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Drosera36

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Hey everyone,

I haven't been on in a while, but I just thought I'd share what I've been working on for a little while.

I started an internship back in December with a professor that is friends with my family, and while I was doing that, I saw that a member here was giving away seeds. We were doing tissue culture in the lab at my internship, so I figured I might as well give it a shot.

It was a success (so far), and here are some pics from today. Just so ya know, they're from a Cymbidium hybrid.

The petri dishes with the seeds & a nutrient solution:
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The little green balls are the protocorms, and the white flecks are seeds that did not germinate.

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Some pics with a low powered microscope:
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There is an ungerminated seed above the two protocorms for comparison.

Here's a pic taken with a camera-compatible microscope (edited with photoshop as the picture was washed out and dull):
d211ea1f.jpg


In case you were wondering why I didn't just plant them in soil, it's because they would not be able to produce any food to grow. When the seeds come out of the pod, they are extremely small and thin with an underdeveloped embryo, as opposed to the fully developed embryos in say beans or acorns. In nature, this embryo would become infected with a symbiotic fungus species that is living near the roots of the parent plant. The fungus would then provide food for the developing embryo as it grows.

As it is difficult to get the specific fungus for the seeds in cultivation, you need to provide the seeds with some sort of nourishment. This is what the nutrient solution is for. This is just a simple mix of sucrose and other nutrients that we made, and that's mixed with agar to make a jelly-like substance.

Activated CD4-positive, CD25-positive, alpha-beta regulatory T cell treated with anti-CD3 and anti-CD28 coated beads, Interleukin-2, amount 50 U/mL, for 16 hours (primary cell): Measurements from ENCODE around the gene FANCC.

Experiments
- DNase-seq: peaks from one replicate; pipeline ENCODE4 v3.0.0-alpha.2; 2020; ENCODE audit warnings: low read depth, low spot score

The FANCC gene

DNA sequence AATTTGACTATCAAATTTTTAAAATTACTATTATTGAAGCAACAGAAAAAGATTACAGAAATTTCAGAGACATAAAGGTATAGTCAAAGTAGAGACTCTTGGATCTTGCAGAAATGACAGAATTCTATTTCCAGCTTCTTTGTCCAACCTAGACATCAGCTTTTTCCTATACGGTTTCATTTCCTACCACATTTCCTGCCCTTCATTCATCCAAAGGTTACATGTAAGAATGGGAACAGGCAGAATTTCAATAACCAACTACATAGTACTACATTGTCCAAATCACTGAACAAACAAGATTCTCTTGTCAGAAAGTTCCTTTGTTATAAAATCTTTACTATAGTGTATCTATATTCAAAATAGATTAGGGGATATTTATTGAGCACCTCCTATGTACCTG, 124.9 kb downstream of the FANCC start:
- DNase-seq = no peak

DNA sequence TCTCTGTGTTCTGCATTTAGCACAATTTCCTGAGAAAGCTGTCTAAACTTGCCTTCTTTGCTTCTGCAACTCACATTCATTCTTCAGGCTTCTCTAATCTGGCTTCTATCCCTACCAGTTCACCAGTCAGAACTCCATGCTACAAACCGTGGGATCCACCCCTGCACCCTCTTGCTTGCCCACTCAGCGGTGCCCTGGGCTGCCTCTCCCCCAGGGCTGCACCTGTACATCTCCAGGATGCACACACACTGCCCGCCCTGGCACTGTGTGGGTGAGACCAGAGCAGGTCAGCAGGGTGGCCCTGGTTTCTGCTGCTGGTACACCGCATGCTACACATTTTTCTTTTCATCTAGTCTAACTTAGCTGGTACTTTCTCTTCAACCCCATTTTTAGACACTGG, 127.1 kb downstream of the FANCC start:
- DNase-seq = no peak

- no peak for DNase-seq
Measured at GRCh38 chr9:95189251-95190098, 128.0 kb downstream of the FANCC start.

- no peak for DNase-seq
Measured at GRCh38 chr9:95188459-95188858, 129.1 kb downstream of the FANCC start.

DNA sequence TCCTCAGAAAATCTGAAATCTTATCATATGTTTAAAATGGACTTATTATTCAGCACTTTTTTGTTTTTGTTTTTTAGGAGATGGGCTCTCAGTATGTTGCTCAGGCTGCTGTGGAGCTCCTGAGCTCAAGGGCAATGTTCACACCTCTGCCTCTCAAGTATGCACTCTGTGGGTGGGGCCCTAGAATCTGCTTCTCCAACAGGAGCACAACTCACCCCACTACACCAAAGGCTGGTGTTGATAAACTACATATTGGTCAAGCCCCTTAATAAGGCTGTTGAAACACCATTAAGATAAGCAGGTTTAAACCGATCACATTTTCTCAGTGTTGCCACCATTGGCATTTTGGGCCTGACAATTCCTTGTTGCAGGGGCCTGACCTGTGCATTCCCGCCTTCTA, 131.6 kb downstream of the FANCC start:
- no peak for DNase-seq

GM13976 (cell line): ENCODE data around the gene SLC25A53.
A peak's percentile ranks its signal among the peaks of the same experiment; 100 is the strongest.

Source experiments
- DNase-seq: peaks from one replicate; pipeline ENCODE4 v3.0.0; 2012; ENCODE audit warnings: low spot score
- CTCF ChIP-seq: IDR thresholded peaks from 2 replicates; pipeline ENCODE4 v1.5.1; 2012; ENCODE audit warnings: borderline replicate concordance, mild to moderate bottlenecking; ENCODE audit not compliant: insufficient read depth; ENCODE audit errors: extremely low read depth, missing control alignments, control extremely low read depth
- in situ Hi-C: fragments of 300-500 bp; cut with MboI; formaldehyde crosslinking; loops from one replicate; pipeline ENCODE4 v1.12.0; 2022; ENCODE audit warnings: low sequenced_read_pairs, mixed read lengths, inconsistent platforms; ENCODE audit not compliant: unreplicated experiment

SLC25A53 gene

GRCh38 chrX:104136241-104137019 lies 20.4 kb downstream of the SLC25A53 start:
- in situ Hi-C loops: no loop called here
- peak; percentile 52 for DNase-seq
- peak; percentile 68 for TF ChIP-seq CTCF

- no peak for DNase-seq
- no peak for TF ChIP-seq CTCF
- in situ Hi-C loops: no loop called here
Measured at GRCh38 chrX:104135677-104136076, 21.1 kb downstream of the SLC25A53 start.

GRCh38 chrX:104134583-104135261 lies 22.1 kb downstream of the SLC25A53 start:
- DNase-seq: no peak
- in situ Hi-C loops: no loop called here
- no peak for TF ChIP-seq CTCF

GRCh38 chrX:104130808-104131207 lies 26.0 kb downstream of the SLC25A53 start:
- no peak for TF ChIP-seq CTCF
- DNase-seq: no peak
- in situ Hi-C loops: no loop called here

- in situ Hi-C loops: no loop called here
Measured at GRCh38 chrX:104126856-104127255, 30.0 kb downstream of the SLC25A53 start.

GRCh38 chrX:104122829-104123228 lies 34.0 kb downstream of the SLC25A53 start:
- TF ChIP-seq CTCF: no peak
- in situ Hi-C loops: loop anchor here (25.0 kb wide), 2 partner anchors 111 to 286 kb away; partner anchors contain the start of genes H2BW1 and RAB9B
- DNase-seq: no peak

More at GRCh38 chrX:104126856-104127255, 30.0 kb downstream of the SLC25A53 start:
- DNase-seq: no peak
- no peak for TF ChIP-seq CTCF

-Ben
 
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That's very cool. What's unusual about orchid seed isn't the development stage of the embryo, it's the lack of an endosperm, which is the food supply most seeds contain to give an embryo it's start in life.
 
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It doesn't matter whether the botanist knew that bit of orchid seed trivia. What's important is that the botanist taught you top notch tissue culture technique. My plant physiology professor wasn't into it and rushed us through it, so I never grew anything but mold or bacteria or whatever it was.
 

Drosera36

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Yeah that's true. I sorta took it for granted just because I found tissue culture so easy to do, but she seemed surprised that I haven't had any mold on any of my dishes.

-Ben
 

Drosera36

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Well they have a pretty sophisticated set-up there, so it was pretty easy to do stuff.

To sterilize the seeds, we just put them in a little container with bleach for ~5min and shook them. They have a pressure cooker, so that's where the agar solution went in to get sterilized.

After that, we poured the liquid agar solution into dishes in a sterile hood which has a constant airflow to prevent colonization of bacteria & other small creatures.

We didn't have to use tools to get the seeds onto the plates, but if we did, we would use ethanol and a burner to sterilize them, which is kinda cool.

Then, we put this stretchy film stuff around the closed dish to limit airflow (can't remember what it's called, but you can see it in the first 2 pics).

-Ben
 
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Nice! I've got a buttload of all that TC stuff out in my garage I just never got it all going. Dreams are bigger than my space.

In the old days people used to try and sow orchid seed on the parent plants' pot and apparently got some success as the very old orchid books (from before TC) say this is how it's done. That or by using "expired soil from repotted orchids". I wonder how this would work today since parent plants are likely all from TC there would be almost no chance of a plant bringing stray fungal mycellium with it. Perhaps, like the unknown mosses, ferns and mushrooms that occasionally pop up in containers the correct mycellium occasionally just happens upon an orchid in a pot?